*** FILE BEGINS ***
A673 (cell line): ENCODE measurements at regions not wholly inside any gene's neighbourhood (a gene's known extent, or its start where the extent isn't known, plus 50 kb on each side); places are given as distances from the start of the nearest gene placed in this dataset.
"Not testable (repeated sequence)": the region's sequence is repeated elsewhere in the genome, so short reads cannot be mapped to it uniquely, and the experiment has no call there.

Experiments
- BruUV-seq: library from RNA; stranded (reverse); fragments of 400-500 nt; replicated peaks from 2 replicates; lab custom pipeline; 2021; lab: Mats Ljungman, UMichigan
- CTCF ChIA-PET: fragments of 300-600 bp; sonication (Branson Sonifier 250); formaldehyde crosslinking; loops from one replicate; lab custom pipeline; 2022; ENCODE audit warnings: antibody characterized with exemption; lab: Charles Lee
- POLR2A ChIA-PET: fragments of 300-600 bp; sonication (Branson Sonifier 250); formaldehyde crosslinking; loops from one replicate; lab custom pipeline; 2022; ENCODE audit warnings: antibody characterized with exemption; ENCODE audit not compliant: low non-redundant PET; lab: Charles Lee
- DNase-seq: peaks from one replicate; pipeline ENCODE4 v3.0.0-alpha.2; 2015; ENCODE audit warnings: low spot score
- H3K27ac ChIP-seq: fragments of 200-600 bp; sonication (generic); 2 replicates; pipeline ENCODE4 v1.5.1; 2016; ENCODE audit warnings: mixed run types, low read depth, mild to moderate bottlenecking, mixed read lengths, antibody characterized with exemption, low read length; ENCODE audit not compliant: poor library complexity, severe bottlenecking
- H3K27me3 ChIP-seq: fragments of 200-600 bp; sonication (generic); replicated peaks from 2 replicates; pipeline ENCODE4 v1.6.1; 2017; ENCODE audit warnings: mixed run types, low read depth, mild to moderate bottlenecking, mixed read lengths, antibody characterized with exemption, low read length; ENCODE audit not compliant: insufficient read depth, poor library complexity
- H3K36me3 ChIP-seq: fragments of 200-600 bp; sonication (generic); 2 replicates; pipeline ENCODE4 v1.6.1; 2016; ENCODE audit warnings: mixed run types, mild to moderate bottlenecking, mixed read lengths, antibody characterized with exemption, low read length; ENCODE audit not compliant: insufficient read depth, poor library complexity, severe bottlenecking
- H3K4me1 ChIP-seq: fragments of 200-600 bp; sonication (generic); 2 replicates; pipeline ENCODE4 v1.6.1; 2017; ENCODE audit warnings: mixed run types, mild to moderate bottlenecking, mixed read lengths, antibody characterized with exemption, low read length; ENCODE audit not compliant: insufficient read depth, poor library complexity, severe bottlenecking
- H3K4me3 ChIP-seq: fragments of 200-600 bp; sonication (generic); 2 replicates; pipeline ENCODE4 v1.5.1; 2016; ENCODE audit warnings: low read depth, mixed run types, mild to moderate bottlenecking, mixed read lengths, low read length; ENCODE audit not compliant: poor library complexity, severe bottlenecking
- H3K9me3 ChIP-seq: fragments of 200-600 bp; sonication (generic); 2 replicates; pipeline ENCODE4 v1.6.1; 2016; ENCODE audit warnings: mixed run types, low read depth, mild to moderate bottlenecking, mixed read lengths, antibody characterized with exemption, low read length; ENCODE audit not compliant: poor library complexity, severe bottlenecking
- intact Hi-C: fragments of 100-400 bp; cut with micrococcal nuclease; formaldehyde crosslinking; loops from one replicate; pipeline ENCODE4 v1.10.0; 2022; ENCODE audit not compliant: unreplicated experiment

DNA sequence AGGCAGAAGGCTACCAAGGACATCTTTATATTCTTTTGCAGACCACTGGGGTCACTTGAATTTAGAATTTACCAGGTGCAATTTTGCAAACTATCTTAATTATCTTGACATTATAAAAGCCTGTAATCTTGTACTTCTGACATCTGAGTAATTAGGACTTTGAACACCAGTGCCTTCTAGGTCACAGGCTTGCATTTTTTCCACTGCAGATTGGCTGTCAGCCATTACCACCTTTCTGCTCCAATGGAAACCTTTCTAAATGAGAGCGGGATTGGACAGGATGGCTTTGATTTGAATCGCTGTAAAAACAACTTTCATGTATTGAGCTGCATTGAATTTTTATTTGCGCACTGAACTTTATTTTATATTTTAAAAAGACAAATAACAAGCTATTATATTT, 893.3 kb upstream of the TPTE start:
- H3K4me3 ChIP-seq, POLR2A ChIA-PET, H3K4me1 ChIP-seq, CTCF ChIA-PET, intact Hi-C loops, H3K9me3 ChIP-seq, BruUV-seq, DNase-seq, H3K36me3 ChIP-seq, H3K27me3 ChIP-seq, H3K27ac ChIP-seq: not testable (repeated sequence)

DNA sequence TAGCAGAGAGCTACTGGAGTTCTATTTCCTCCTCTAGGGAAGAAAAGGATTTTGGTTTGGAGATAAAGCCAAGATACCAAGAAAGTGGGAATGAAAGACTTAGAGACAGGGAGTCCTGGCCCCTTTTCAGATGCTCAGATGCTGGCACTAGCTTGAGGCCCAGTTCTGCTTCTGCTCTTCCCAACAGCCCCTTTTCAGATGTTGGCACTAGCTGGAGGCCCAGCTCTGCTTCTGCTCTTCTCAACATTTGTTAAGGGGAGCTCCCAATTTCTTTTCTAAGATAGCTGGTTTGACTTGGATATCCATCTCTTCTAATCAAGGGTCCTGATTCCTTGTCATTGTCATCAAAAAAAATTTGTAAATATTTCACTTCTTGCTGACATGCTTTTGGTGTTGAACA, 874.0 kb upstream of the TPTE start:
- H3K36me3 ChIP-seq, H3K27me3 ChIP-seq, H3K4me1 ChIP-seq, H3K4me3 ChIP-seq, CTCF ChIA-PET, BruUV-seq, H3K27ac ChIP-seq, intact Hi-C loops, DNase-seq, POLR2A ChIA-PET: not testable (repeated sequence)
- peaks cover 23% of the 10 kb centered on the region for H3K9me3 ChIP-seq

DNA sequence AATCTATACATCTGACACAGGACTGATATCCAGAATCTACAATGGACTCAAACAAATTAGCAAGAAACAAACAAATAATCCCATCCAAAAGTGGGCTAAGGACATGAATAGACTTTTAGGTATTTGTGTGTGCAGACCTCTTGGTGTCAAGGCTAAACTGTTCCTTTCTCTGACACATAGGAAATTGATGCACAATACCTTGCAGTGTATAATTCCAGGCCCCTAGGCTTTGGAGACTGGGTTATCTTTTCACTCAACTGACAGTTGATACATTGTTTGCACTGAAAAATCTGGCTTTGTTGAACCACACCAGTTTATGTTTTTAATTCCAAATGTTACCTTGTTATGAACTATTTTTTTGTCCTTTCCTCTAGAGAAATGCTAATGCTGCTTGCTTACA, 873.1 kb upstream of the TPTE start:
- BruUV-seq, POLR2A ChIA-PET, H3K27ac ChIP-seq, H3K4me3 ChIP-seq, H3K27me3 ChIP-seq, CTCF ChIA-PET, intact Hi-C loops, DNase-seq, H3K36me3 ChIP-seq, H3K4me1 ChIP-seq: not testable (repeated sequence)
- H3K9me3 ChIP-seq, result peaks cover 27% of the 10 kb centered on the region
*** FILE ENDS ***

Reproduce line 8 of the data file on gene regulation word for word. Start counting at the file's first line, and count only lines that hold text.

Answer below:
- H3K27ac ChIP-seq: fragments of 200-600 bp; sonication (generic); 2 replicates; pipeline ENCODE4 v1.5.1; 2016; ENCODE audit warnings: mixed run types, low read depth, mild to moderate bottlenecking, mixed read lengths, antibody characterized with exemption, low read length; ENCODE audit not compliant: poor library complexity, severe bottlenecking